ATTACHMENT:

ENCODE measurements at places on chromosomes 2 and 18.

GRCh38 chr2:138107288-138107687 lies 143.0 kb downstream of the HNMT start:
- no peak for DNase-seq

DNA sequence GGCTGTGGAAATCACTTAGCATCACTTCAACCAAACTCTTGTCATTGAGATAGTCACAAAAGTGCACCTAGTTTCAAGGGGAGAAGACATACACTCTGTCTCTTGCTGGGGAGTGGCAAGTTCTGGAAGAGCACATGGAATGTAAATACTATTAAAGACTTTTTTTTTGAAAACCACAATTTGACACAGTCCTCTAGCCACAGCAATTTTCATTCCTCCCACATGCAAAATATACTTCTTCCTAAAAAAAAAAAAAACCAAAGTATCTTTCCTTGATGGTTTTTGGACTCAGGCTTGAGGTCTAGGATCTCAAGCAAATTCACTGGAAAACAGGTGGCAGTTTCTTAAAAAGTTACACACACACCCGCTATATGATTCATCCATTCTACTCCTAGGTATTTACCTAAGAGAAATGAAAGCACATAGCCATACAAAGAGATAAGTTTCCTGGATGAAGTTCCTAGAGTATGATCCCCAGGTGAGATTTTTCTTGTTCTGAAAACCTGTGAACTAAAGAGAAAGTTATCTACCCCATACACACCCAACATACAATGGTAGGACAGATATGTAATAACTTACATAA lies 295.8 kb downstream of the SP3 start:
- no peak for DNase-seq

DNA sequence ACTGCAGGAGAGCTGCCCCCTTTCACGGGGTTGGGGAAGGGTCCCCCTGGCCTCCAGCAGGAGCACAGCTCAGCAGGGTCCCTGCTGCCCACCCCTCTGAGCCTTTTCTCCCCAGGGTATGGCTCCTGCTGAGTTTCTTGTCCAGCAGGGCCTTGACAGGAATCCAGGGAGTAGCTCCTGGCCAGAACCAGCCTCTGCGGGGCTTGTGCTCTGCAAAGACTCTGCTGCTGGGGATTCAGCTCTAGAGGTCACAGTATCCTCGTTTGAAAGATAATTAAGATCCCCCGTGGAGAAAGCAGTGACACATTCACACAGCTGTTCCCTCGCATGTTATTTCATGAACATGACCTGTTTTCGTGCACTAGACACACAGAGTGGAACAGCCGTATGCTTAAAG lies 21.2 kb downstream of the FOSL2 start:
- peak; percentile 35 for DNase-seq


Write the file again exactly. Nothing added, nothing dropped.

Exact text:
ENCODE measurements at places on chromosomes 2 and 18.

GRCh38 chr2:138107288-138107687 lies 143.0 kb downstream of the HNMT start:
- no peak for DNase-seq

DNA sequence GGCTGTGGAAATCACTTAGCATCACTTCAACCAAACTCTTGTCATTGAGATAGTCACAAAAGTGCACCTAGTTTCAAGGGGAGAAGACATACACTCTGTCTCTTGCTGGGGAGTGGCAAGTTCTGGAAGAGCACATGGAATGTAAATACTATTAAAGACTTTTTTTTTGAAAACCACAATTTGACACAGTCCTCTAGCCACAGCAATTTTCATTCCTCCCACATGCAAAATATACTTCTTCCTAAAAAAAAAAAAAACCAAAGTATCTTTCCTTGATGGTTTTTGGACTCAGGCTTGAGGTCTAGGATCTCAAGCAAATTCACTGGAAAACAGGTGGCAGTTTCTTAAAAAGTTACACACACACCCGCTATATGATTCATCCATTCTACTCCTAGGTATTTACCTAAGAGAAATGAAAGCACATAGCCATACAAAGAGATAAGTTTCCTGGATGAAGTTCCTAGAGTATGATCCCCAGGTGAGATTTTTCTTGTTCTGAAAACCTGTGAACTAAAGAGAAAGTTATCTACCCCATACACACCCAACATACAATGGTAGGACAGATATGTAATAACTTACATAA lies 295.8 kb downstream of the SP3 start:
- no peak for DNase-seq

DNA sequence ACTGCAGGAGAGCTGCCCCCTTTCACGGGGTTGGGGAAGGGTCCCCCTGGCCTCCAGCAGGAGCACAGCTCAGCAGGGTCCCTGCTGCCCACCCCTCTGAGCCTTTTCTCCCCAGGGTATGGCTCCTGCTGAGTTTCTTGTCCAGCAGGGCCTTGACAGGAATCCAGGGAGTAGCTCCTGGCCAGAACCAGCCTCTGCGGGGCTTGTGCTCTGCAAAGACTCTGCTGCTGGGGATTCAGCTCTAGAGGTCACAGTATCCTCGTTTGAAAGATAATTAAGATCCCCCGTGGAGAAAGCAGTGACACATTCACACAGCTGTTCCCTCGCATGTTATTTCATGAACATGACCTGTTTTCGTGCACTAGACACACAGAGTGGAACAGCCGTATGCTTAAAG lies 21.2 kb downstream of the FOSL2 start:
- peak; percentile 35 for DNase-seq